Day after Boxing Day.
For excitement, we're driving back to Moosejaw for lunch. The plan is to go to this Sushi restaurant in town and see how I'm going to react (I've never had Shushi before . . bah! Humbug!) I hear snickers and giggles around murmuring about smoked eel and Wasabi. I'm in big trouble! Luckily, to distract me from my lunchtime "food" challenge, I see . . . another potentially fantastic landscape scene! Whip the car over to the side of the road again (I think they're getting used to it by now), jump out with the camera, but this time I don't have to cross the ditch. Instead, I'm shuffling sideways along the highway to get the sun in position so that it JUST starts peaking over the top of the grain elevator. Snap! Got it. Back in the car again just in time to hear something about pickled ginger. Hmmmm?! I check my wallet. I move my Manitoba Medical card to the top of my collection.
Check out the BOAT! They can't keep their hands/chopsticks out of there! Notice the Bento box. Guess who? I recognize the rice, the rest . . . not so much.
We (Elaine and I, our daughter and our son-in-law) drove to Caronport, Saskatchewan on Christmas Day, to be with our son and his wife for Christmas. Rob is finishing up his Masters degree at the college he graduated from a few years ago. Although we were on a fairly tight schedule, and having to deal with winter driving conditions, I was able (allowed) to stop in the middle of the highway a few times, grab my camera and charge through the ditch into various farmers' fields to capture, what I thought were great scenes! This usually left the rest of the family looking slightly embarrassed sitting at the side of the road, twiddling their thumbs while traffic drove by gawking in the windows, till I got back to the car with exciting tales of fabulous landscapes! This is one of my favorites. It reminds me of a Dutch painting of the countryside.
While at the Forks (one of my favorite places to shoot) before Christmas, I was walking down the stairs in the parkade, when I noticed the hoar frost on the windows inside the stairwell. This was another one of those bonus shots that I wanted to capture for this assignment, since it didn't fit into any other category. It's one of the few things to brighten your day when it's -25 degrees outside! I still had my camera set on the "flourescent" white balance setting when I took the shot. I liked it so much that I decided to play with the "blue" tinge in the window. I think it adds to the f-f-f-frigid mood of that day.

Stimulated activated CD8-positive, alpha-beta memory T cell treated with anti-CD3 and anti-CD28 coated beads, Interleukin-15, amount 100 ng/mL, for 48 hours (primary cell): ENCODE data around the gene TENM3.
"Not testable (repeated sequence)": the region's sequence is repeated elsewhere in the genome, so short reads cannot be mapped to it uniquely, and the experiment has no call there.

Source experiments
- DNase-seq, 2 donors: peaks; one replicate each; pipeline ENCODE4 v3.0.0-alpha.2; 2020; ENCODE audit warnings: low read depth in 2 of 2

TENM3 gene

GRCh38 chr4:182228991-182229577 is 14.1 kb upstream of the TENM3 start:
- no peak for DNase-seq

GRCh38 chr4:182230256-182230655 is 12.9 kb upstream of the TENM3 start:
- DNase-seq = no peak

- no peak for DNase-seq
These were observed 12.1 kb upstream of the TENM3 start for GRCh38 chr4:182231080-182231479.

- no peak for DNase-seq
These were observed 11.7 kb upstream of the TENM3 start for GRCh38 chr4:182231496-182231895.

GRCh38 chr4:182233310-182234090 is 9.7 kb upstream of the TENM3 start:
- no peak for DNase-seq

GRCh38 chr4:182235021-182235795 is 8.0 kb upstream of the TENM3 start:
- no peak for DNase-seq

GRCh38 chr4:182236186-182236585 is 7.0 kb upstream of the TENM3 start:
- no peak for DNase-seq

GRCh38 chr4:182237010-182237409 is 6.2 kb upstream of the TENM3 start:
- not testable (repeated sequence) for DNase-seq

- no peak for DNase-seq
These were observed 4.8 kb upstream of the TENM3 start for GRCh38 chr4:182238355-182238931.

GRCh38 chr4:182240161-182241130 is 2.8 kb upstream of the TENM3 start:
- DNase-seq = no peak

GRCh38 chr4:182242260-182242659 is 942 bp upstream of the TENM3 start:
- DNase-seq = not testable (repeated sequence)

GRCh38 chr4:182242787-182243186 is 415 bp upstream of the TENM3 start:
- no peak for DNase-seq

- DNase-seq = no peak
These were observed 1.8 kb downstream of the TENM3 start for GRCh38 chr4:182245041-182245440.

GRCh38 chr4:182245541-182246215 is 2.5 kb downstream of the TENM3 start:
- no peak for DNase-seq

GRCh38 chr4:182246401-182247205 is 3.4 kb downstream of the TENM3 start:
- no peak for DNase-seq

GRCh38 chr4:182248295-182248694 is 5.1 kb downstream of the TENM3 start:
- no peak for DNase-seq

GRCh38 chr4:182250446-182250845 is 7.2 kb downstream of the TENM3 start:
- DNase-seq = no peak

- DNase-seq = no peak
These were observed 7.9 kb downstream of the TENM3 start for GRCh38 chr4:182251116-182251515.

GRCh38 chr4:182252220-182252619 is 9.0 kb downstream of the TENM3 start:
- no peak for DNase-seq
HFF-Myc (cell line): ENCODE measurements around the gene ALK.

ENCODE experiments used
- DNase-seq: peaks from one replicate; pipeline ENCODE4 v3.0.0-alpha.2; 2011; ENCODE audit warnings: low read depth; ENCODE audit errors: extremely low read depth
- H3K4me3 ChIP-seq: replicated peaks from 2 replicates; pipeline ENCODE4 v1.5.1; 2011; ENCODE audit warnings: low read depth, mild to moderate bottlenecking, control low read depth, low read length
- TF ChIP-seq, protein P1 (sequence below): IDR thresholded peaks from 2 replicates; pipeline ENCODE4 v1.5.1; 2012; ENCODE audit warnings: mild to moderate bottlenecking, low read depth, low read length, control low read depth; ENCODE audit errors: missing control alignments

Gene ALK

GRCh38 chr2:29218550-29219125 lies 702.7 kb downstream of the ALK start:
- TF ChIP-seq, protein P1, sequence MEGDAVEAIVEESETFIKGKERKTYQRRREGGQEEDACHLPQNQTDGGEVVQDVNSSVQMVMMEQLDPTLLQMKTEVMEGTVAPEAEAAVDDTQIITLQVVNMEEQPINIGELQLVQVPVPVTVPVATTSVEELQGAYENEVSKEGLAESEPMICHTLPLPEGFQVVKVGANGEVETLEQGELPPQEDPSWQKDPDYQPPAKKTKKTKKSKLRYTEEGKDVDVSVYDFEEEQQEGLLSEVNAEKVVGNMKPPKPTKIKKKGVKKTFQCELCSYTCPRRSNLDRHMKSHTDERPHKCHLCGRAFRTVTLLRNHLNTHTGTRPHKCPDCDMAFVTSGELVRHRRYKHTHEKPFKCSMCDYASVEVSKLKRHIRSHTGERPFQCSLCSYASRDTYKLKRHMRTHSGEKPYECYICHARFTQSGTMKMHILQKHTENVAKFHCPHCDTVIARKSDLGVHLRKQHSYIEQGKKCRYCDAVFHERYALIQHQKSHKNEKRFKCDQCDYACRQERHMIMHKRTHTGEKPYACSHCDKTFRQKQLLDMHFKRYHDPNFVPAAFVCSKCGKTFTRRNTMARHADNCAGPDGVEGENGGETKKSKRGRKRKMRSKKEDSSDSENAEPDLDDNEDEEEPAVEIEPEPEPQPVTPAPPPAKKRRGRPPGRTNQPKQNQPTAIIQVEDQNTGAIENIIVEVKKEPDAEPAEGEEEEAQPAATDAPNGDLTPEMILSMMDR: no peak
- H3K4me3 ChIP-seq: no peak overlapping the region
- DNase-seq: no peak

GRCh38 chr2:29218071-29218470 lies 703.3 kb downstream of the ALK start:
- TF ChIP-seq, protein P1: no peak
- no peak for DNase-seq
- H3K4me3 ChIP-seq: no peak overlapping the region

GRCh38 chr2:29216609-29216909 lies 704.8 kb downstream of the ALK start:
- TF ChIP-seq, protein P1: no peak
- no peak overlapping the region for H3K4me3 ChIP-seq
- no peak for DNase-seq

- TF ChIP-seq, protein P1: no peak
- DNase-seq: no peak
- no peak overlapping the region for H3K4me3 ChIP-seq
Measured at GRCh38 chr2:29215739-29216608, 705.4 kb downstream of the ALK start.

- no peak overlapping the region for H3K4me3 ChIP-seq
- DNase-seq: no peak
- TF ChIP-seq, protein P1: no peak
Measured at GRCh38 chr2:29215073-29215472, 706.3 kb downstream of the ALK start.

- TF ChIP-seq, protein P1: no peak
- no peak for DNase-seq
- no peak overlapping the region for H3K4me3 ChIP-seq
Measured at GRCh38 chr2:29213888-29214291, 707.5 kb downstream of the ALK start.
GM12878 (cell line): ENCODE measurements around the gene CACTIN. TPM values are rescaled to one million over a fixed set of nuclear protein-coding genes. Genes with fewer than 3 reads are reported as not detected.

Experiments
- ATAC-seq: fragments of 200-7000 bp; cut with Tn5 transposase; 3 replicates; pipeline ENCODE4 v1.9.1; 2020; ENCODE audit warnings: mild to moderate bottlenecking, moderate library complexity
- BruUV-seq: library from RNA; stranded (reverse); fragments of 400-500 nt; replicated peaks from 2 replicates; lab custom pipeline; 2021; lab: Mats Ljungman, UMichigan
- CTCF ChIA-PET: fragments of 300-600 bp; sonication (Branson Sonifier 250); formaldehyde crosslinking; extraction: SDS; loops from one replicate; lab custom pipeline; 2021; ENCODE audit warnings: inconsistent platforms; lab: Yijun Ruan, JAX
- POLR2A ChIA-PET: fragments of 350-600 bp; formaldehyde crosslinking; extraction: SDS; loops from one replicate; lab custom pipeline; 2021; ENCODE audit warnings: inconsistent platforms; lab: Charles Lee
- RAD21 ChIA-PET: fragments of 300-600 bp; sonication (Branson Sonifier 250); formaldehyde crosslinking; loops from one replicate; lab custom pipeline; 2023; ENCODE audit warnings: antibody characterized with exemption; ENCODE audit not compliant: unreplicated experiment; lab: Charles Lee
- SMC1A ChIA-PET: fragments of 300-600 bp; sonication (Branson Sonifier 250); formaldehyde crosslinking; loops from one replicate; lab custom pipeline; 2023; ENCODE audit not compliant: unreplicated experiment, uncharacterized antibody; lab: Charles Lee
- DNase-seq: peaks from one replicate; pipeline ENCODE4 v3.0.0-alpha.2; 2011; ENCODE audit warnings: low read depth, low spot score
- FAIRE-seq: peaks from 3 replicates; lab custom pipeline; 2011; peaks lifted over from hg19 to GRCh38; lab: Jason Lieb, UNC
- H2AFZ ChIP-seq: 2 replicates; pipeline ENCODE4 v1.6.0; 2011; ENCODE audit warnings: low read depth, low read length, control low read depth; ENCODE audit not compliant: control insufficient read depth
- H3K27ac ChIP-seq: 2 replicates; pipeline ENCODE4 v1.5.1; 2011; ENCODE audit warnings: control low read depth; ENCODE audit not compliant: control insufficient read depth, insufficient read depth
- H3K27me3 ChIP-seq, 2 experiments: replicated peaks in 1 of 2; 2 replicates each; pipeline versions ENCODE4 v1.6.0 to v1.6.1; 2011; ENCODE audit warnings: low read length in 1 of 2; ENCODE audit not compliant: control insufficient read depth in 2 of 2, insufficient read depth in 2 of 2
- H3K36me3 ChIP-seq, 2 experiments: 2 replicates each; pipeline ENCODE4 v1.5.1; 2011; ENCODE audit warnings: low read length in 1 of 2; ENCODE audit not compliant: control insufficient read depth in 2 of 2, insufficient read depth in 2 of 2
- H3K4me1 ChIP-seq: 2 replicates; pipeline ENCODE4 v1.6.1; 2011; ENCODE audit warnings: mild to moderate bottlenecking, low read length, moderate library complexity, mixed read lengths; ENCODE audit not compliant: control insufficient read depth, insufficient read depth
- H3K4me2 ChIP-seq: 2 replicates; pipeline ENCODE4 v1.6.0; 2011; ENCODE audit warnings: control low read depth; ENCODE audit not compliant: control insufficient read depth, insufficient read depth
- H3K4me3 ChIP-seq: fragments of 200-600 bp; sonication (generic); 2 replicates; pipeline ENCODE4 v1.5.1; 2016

I hate to admit it, but this house is in my part to town. This is what can happen when you loose sight of the real Christmas spirit. This house has been decorated like this for several years now; and each year it gets (choose one of the following: worse, better, outrageous) _____ . Next year they're going to have to go right over the roof and into the back yard, or start leasing space from the neighbours on either side. Unfortunately, it won an award for the most decorated house in town on CTV this year. That's all they need . . . more encouragement. I hear they got a personally signed Christmas card from Manitoba Hydro.
We drive by this old farm on our way out to the cottage on Hwy. 59, but I've never driven out to this field where the buildings are located. I parked on the side of the road, and walked across this farmer's field to get to the "shed". It was sitting in the middle of the next field that hadn't been swathed this fall, so in I went. I didn't know that grain grew this tall! I was walking through this stuff up to my neck to get the right angle! Luckily, the snow was only up to my waist. . .
With all the assignments over Christmas break, we also get to shoot "non-school-related photos. I think I can squeeze a few more exposures into the mix. Here goes:
While driving out Henderson Highway looking for victims, er, subjects to shoot, I came across this cool hot rod sitting in someone's front yard. Normally, I would pull over to the side, Nikon a-blazing, trying to get a half decent shot before someone came out (again) to chase me off their property. But instead, I walked up to the house and knocked on the front door, twice.
While waiting for someone to answer, I noticed that this car wasn't the only vehicle caught in the first snowfall of the season. Scattered around the yard were a couple of mildly customized Harley-Davidson bikes, and a jacked-up Jeep. Looked like a case of "too many toys, not enough time" syndrome. As I set up my tripod and began to choose my angles, a young guy came out to see what was going on. He was friendly enough, and had no problems with my "photo assignment". After a few finger-numbing minutes of setting up several shots, I was on my way again. A great start to the hunt!